In fact, even August Walker’s intentions were [good], but he was just willing to do some terrible things to achieve them—which made them dark! Whereas Geralt, his actions are always intended to do something good. It’s just unfortunate that the path he takes tends to shine a dark light upon his actions.

There’s some fine singing in “The Witcher,” which helps leaven the doom and gloom of the material. It somehow brightens all that dark brooding. Didn’t you want to sing in it, too? We know that you played Sonny in “Grease” when you were in school.
Absolutely, the music here is fantastic. But that’s actually a wonderful reflection of “The Witcher’s” world. The bard Jaskier (Joey Batey) is such a fantastic character because he does seem to work as contrast to all of the show’s darkness, grim politics and harsh realities.

But as far as having Geralt do some singing, he really isn’t much of a performer. Would he ever sing? It would be difficult to sing in that gruff and brooding voice, I think. No, he hasn’t got much of a singing voice (laughs).

Henry Cavill for Men’s Health

written by Jasper XIX.XI

Henry has graced the cover of next month’s Men’s Health magazine! In the interview, he talked about his movie projects, The Witcher, and whether he’ll play Superman again. You can read the full feature at Men’s Health website, but here’s an excerpt:

The Witcher combines the sneaky charisma Cavill displayed in U.N.C.L.E. and Fallout with the sinew and strength he built up for his superhero roles. After working on Fallout, Cavill was keen to do his own stunts on The Witcher, including rigorously choreographed sword fights. But he was most excited, he says, about the chance to understand Geralt’s place in the world. “It’s funny how much he’s actually like us,” he says. “Geralt has that thing of trying so damn hard and being misconstrued or not appreciated—of people having a negative opinion of you, despite you actually trying to do the right thing.”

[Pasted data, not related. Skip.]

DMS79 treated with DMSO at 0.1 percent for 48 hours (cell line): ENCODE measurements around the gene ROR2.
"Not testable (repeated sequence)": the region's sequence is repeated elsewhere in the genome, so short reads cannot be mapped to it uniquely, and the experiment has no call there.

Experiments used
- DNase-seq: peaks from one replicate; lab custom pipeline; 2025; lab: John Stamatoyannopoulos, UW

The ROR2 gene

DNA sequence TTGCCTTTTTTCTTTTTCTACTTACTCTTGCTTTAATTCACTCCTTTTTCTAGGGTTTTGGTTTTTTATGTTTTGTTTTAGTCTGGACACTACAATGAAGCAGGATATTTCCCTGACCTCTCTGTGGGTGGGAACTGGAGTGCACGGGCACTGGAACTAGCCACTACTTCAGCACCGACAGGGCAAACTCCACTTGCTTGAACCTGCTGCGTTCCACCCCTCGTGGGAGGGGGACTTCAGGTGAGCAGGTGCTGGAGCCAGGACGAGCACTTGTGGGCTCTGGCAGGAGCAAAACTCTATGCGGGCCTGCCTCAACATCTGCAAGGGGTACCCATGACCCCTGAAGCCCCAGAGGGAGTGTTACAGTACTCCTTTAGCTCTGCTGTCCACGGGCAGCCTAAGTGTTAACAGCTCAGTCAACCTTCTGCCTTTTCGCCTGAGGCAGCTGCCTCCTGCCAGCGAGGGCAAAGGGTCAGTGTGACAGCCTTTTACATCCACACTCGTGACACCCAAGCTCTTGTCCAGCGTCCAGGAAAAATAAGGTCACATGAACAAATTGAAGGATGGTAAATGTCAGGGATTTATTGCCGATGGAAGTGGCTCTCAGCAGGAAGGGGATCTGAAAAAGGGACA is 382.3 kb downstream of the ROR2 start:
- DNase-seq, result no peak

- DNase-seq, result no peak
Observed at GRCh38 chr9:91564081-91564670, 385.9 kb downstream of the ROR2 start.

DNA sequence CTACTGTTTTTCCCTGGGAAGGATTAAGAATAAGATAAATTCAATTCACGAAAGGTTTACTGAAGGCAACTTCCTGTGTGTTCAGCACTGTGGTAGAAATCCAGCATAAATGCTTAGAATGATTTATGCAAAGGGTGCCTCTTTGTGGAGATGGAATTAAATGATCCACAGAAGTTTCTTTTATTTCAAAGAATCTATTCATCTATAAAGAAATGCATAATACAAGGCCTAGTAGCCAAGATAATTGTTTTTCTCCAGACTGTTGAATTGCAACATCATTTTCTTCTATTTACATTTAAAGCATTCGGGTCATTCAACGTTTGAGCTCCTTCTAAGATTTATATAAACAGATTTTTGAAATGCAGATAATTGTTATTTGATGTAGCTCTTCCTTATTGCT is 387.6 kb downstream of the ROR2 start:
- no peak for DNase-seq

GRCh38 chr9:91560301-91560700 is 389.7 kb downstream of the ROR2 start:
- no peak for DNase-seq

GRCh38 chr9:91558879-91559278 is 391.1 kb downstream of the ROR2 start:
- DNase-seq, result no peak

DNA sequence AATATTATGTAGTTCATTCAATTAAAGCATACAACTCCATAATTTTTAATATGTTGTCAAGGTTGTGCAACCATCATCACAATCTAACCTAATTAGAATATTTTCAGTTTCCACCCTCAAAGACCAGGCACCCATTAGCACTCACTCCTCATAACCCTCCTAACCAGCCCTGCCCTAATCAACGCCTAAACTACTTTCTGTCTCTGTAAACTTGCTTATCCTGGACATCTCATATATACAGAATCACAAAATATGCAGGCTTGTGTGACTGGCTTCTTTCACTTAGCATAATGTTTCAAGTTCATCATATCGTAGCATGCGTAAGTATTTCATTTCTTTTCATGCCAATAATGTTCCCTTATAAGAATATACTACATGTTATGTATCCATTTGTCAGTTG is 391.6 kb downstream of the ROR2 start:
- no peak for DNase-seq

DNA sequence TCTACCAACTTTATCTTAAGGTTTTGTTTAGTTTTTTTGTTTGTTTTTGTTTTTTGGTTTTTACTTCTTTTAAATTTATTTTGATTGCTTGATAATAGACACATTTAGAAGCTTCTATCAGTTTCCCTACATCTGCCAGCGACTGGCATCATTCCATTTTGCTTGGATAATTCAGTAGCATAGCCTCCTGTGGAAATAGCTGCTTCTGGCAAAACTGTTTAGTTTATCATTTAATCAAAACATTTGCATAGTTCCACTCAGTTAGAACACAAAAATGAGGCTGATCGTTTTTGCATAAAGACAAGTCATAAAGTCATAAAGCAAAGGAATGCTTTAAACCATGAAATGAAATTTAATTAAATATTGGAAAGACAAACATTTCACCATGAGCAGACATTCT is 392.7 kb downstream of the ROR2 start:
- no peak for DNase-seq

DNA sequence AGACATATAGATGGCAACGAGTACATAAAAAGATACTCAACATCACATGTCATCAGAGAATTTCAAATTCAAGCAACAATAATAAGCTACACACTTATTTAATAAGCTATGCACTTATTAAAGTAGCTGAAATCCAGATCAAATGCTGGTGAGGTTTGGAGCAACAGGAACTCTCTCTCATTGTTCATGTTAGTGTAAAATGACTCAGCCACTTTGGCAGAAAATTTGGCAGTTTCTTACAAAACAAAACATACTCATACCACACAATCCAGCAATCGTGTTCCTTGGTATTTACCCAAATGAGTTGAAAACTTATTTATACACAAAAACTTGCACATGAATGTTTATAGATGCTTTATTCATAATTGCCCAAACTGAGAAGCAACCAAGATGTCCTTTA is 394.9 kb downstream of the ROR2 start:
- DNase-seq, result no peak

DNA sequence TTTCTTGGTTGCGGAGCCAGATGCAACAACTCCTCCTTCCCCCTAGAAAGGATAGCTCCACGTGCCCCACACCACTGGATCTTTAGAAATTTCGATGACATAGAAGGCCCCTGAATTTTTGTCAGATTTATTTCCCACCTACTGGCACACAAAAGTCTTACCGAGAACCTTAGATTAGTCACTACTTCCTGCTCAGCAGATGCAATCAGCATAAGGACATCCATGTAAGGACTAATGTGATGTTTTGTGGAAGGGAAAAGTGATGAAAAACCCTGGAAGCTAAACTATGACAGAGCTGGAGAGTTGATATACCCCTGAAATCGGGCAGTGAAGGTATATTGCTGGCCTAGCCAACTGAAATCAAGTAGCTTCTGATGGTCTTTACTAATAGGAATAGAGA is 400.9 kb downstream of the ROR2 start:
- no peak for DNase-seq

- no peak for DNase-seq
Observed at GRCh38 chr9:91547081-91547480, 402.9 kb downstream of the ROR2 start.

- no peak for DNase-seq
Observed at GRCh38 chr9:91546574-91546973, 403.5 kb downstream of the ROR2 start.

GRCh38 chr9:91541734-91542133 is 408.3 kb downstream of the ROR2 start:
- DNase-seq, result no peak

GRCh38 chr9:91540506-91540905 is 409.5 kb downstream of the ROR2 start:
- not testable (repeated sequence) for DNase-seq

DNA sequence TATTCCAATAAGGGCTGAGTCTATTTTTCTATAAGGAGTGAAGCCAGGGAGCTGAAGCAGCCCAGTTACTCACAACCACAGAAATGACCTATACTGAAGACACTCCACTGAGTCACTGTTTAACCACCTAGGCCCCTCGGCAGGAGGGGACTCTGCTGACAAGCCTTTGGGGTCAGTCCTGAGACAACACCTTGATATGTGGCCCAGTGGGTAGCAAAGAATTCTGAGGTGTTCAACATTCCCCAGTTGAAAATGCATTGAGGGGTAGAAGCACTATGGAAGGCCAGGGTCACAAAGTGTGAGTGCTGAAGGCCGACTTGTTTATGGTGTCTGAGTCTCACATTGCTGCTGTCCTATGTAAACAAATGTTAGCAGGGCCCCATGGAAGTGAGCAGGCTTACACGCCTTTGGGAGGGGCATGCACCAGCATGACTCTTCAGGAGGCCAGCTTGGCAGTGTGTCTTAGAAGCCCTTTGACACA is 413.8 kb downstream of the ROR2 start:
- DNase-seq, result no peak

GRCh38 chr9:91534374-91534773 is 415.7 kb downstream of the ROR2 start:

Which brings to mind Cavill’s lengthy stretch as Superman—the three movies that made him an international star while also leaving a large segment of fans unsatisfied. He’s cautious when discussing the films themselves, so consider these assessments the height of his candor: Man of Steel? “A great starting point. If I were to go back, I don’t think I’d change anything.” Batman v Superman? “Very much a Batman movie. And I think that realm of darkness is great for a Batman movie.” Justice League? “It didn’t work.”

Cavill almost reprised his Superman role for a blip-sized cameo in this year’s Shazam! but says he couldn’t do it because of his Fallout schedule. That absence—coupled with the fact that The Witcher could wind up as a Game of Thrones–like epic that eats up a huge chunk of his calendar—furthered the speculation that his time in the cape was finished. “I’m not just going to sit quietly in the dark as all this stuff is going on,” Cavill says of the rumors. “I’ve not given up the role. There’s a lot I have to give for Superman yet. A lot of storytelling to do. A lot of real, true depths to the honesty of the character I want to get into. I want to reflect the comic books. That’s important to me. There’s a lot of justice to be done for Superman. The status is: You’ll see.”